Concern expressed by fishermen, fish culturists and scientists alike on the decline in recruitment and fishery yields of the eel led to the establishment of a working group, EC Concerted Action AIR A94-1939, to pursue a project entitled Enhancement of the European eel fishery and conservation of the species. Scientists from ten countries have contributed to the current report and its predecessor, published in 1996. The reports present an account of the eel fishery together with scientific data of significance in control of the stocks and make recommendations for future management.
    • Catch analysis of shrimp Palaemon serratus (Pennant) taken by different mesh sizes

      Fahy, E.; Forrestt, N.; Oakley, L. (Marine Institute, 1998)
      Five mesh sizes were used to sample shrimp Palaemon serratus at depths of less than 30 m in Bantry Bay, southwest Ireland from June 1996 to March 1997. All of the meshes, with the exception of the smallest (2.5 mm) were made up of polyethylene and they were distributed over a gang of 20 Chinesehat-ended creels which were fished on fourteen occasions throughout the period which overlapped with the commercial fishing season. Some 5,000 shrimp were captured and the size distribution of the total catch per month reflected the growth of the species so it is supposed that the population was representatively sampled throughout. Selection was calculated using the alternate hauls method. Shrimps did not enter the pots in any numbers below the length of 50 mm (total length) and mesh selection could not he demonstrated at a mesh size of 5.2 mm. Thereafter, as the mesh sizes were ascended, selectivity became more significant. It was however weak; Lc values ranged between 58-75 mm for females and 71-88 mm total lengths for males for mesh sizes of 7.5 - 13.5 mm. These lengths coincide with the centre of the length frequency distribution of shrimp. As the mesh size increased, the ratio of females to males rose, but the numbers per haul declined abruptly in the 13.5 mm mesh.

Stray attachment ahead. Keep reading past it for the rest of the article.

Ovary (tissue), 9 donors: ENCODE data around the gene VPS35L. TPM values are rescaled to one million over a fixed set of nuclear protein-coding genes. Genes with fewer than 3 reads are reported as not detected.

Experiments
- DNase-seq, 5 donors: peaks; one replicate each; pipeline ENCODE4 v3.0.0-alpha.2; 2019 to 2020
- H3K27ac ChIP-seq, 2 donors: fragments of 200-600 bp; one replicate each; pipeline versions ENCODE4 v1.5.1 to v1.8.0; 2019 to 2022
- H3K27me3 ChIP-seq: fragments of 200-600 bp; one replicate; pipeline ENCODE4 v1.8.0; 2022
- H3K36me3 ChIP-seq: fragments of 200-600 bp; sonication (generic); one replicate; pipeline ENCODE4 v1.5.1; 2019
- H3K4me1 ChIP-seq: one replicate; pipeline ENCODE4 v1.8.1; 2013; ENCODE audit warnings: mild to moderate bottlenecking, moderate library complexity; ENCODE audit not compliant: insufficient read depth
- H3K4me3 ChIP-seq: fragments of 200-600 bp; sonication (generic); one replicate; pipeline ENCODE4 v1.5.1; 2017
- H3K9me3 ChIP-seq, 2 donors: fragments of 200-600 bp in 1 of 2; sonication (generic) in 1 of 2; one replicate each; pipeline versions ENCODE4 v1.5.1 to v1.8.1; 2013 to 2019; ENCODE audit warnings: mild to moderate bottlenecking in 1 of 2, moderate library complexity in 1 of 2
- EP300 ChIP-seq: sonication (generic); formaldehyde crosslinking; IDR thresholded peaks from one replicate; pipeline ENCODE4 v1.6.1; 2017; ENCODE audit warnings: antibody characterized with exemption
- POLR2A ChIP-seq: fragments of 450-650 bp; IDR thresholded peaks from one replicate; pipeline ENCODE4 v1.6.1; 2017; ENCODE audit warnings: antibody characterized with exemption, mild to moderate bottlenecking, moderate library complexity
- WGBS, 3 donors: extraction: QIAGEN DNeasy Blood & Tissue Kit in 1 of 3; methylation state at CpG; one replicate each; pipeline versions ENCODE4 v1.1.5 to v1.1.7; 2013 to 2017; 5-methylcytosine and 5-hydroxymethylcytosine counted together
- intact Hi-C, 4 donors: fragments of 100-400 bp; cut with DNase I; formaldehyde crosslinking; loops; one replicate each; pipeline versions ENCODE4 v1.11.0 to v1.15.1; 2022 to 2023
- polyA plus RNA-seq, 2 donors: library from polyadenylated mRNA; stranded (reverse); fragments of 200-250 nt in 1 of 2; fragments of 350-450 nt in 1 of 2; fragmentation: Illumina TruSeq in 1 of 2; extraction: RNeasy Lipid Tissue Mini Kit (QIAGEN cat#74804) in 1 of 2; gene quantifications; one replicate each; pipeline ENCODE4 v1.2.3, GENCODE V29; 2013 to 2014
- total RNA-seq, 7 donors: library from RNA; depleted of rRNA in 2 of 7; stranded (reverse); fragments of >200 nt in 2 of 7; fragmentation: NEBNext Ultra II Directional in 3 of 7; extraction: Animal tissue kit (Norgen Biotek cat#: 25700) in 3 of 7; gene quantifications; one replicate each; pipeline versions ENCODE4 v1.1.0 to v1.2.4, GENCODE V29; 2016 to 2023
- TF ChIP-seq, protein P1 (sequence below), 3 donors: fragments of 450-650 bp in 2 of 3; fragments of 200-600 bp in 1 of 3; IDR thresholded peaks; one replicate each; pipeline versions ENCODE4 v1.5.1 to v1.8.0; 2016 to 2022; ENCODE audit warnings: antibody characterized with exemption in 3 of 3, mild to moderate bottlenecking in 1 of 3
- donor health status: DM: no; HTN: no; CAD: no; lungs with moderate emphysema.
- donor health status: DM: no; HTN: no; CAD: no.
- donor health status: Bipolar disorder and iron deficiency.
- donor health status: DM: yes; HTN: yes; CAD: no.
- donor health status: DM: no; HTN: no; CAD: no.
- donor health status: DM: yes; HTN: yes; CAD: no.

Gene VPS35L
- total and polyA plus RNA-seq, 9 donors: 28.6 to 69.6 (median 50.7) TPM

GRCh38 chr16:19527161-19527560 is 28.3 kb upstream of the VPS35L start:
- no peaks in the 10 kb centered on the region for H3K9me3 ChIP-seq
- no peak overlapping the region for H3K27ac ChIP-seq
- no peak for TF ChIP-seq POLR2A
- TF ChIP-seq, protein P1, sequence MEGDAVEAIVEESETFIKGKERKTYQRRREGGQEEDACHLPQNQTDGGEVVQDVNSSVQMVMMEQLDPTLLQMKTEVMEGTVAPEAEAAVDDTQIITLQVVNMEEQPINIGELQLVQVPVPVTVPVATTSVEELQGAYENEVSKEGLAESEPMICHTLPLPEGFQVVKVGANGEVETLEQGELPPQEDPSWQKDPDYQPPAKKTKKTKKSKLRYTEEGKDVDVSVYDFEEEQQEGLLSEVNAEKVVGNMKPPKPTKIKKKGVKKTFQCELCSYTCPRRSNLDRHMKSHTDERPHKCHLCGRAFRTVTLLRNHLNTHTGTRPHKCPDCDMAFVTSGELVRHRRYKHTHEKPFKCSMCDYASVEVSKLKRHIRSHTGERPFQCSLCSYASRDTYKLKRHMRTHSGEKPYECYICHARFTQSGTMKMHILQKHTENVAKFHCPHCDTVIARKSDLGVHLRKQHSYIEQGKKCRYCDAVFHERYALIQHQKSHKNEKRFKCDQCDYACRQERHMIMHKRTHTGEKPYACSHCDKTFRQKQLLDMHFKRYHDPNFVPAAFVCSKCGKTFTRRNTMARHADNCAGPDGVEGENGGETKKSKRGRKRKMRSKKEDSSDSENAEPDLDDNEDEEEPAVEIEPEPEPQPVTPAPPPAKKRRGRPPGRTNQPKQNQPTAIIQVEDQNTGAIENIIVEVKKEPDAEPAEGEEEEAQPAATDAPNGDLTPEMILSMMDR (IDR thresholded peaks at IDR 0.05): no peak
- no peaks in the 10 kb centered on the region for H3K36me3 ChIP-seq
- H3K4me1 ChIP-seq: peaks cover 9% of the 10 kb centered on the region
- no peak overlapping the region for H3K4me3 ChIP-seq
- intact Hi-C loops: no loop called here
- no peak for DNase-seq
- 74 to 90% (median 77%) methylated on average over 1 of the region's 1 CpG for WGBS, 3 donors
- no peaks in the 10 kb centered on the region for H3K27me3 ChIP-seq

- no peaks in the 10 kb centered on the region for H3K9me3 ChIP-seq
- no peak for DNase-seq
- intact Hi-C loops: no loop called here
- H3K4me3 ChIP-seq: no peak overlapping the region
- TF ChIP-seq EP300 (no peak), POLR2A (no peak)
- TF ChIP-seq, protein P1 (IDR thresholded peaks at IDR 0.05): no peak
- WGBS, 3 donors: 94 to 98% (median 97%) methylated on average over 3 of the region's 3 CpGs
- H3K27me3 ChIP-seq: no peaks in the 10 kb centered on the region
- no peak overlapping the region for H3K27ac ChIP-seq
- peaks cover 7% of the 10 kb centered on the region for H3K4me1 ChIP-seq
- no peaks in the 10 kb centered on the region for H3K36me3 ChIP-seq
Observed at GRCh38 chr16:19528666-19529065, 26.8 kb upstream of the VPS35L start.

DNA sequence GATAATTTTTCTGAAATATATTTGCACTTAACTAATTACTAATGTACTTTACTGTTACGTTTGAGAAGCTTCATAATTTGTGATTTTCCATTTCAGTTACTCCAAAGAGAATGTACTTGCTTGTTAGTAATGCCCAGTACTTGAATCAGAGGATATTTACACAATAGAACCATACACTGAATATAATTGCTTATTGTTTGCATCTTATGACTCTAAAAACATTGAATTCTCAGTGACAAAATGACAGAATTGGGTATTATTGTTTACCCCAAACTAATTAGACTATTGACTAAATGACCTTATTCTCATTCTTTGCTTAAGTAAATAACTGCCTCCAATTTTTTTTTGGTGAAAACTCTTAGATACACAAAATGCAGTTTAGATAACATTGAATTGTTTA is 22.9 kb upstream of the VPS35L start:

• Strategy for the development of the eel fishery in Ireland

      Moriarty, C. (Marine Institute, 1999)
      In the course of a reply to a Parliamentary Question on eel in February 1997, the Minister stated that ‘there is considerable potential for development of the fishery and an integrated development strategy plan is being formulated’. The Marine Institute and other bodies were asked by the Department of the Marine to prepare a submission. The material which follows is based on the author’s work as a biologist, first in the fisheries service of the Government and, subsequently in the Marine Institute.
    • Development of the Irish Eel Fishery: Proceedings of a National Workshop - Dun Laoghaire, 7 July 1998

      Watson, L. (ed); Moriarty, C. (ed); Gargan, P. (ed) (Marine Institute, 1999)
      Increasing awareness of the value of eel fishing led to a decision by the Minister for the Marine to formulate a national eel strategy. As a contribution to the necessary gathering of views and information, the principal authorities concerned convened an Eel Management Workshop on 7th July 1998 at the Royal Marine Hotel in Dun Laoghaire. The Workshop was co-hosted by an Bord Iascaigh Mhara (BIM), the Marine Institute (MI) and the Central Fisheries Board (CFB), and was attended by 100 participants representing all sectors, including the eel fisheries and co-operatives, eel farmers, eel processors and smokers, the regional fisheries hoards and the state development and regulatory agencies from both sides of the border. It was decided to hold a workshop on eel to heighten awareness of this most intriguing and valuable resource in Ireland, and to establish the baseline data for a national strategy for the development of the Irish eel fishery to be announced by the Minister for the Marine and Natural Resources during 1998.